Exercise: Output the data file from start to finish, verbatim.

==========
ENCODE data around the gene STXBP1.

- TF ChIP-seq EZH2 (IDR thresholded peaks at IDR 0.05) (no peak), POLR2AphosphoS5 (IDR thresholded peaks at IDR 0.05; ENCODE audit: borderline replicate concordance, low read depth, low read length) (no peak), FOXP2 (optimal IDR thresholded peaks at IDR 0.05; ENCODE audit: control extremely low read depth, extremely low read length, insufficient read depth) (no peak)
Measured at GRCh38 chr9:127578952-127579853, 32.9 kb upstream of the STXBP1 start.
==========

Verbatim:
ENCODE data around the gene STXBP1.

- TF ChIP-seq EZH2 (IDR thresholded peaks at IDR 0.05) (no peak), POLR2AphosphoS5 (IDR thresholded peaks at IDR 0.05; ENCODE audit: borderline replicate concordance, low read depth, low read length) (no peak), FOXP2 (optimal IDR thresholded peaks at IDR 0.05; ENCODE audit: control extremely low read depth, extremely low read length, insufficient read depth) (no peak)
Measured at GRCh38 chr9:127578952-127579853, 32.9 kb upstream of the STXBP1 start.